It is also found in many place names across the north of England, often attached to the name of a community; thus the township of Cartmel Fell.
In northern England, there is a Lord of the Fells – this ancient aristocratic title being associated with the Lords of Bowland.
Groups of cairns are a common feature on many fells, often marking the summit – there are fine examples on Wild Boar Fell in Mallerstang Dale, Cumbria, and on Nine Standards Rigg just outside Kirkby Stephen, Cumbria.
As the most mountainous region of England, the Lake District is the area most closely associated with the sport of fell running, which takes its name from the fells of the district. "Fellwalking" is also the term used locally for the activity known in the rest of Great Britain as hillwalking.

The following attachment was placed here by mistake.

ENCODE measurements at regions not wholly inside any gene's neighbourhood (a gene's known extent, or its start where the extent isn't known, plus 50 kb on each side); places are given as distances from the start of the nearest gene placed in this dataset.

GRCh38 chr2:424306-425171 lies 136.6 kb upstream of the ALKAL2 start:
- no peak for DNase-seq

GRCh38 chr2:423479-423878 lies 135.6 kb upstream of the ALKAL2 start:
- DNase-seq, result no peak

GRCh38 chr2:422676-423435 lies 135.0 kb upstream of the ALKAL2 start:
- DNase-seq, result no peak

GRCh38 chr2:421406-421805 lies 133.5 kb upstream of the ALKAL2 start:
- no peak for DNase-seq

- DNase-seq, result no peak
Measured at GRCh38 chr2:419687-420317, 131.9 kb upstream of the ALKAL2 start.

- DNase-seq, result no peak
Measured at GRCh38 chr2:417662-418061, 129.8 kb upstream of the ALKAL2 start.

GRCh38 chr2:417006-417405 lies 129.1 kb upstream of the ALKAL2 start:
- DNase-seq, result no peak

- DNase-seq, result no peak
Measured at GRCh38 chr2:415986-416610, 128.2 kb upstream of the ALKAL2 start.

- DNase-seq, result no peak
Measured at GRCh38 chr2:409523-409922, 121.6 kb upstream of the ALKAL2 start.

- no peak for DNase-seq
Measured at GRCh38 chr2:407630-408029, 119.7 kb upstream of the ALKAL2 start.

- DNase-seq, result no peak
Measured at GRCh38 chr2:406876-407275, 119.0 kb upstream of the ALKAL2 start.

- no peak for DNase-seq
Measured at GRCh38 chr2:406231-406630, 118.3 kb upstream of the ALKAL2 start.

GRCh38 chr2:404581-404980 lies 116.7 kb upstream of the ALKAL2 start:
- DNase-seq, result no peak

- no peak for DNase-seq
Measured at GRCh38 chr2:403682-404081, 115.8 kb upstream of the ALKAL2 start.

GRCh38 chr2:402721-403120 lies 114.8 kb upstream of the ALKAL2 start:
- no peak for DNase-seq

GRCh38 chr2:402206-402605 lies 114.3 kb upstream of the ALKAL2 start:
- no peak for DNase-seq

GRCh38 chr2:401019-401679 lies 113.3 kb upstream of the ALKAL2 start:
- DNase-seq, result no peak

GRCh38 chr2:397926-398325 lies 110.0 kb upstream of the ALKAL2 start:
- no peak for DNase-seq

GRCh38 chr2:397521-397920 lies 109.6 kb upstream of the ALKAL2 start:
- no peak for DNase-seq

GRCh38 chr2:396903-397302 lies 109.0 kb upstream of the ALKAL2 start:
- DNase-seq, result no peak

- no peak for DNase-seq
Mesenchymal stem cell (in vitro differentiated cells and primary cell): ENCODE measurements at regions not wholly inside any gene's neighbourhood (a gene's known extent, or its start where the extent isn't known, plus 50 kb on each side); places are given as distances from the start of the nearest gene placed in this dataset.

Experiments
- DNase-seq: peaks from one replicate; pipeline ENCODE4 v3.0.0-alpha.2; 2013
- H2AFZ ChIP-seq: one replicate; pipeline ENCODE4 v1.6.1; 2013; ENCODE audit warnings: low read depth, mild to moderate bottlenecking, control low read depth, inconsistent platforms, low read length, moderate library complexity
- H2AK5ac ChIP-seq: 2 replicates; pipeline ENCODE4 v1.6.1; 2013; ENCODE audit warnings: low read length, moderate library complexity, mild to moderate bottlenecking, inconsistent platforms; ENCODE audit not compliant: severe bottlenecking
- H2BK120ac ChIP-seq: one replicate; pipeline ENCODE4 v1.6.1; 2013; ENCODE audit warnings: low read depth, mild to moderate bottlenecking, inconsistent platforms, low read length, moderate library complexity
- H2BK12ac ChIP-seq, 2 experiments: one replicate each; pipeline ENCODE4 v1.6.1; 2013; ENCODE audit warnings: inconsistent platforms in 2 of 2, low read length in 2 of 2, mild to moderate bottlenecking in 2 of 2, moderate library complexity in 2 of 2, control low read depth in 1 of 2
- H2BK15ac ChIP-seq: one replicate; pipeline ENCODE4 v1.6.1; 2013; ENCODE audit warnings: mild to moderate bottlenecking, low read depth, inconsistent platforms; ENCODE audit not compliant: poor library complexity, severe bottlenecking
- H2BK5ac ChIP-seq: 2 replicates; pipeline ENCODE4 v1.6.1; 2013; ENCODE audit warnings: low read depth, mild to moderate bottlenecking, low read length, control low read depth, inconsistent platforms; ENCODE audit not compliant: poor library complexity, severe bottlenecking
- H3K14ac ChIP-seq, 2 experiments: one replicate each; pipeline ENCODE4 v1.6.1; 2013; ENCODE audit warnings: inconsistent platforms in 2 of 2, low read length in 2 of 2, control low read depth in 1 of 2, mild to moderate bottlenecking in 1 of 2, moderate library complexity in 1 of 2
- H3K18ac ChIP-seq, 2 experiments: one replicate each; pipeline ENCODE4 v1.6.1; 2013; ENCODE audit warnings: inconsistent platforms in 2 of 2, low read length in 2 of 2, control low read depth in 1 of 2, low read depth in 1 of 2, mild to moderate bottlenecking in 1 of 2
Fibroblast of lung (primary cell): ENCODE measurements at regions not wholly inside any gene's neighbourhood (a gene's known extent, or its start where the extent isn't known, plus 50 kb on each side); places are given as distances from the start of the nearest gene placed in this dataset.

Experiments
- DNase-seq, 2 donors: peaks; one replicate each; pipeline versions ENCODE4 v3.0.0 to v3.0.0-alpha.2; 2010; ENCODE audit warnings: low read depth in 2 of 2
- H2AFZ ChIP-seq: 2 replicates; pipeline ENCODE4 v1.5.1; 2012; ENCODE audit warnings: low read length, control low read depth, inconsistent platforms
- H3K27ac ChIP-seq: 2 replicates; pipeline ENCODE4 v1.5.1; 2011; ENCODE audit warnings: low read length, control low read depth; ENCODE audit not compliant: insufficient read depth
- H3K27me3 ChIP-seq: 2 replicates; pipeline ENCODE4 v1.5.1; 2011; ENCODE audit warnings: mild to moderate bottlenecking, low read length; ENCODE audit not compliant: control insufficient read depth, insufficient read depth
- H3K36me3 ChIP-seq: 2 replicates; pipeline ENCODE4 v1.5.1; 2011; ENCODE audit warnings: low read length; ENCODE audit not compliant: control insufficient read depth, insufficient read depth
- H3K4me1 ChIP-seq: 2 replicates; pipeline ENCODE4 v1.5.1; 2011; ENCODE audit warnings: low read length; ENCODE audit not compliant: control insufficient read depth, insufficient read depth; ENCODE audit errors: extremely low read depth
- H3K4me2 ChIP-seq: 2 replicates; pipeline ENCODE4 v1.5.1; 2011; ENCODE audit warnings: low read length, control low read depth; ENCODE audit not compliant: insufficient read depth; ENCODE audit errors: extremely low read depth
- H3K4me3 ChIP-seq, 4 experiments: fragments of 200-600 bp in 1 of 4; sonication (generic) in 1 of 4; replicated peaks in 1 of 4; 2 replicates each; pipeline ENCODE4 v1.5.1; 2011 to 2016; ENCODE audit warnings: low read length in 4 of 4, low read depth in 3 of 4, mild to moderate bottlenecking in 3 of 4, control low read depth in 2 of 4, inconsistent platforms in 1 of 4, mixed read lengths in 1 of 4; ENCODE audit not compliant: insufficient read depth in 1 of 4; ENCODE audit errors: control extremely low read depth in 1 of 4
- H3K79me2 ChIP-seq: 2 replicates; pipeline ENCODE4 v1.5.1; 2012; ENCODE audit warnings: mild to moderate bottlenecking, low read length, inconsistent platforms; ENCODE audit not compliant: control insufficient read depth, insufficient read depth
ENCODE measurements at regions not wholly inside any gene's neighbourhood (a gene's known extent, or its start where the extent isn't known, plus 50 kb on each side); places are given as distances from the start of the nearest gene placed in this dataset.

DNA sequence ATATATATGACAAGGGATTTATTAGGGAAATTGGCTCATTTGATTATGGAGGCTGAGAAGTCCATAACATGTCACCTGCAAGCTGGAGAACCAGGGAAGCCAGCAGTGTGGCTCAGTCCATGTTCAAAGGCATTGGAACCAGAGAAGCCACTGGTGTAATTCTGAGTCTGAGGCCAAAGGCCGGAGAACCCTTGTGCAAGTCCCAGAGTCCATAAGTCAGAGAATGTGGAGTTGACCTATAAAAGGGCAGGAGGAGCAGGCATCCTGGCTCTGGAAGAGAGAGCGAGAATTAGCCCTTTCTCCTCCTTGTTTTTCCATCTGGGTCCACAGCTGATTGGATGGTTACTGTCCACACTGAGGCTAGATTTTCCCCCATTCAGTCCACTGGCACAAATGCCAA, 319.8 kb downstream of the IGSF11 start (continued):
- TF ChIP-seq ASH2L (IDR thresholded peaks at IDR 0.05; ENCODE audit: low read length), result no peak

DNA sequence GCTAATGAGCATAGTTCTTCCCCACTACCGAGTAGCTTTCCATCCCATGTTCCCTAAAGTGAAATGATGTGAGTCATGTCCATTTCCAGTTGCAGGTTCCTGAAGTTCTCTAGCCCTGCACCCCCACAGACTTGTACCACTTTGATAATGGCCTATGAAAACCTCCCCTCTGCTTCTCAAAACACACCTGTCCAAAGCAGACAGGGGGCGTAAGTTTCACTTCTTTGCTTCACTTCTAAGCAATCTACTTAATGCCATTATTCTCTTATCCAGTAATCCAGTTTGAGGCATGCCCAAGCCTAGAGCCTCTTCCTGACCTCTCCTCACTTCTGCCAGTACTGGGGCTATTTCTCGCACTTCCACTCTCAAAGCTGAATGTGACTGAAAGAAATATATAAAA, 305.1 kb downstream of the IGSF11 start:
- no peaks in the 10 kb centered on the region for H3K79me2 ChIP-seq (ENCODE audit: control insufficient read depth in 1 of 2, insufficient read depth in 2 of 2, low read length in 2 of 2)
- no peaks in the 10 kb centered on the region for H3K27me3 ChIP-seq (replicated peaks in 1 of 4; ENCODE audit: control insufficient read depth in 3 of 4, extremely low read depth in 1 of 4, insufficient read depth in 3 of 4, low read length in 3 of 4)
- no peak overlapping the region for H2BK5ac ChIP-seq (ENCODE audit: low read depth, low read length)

The word "fell" also enjoys limited use in Scotland; with, for example, the Campsie Fells in central Scotland, to the north-east of Glasgow. One of the most famous examples of the use of the word "fell" in Scotland is Goat Fell, the highest point on the Isle of Arran. Criffel and the nearby Long Fell in Galloway may be seen from the northern Lake District of England. Peel Fell in the Kielder Forest is on the border between the Scottish Borders to the north and the English county of Northumberland to the south.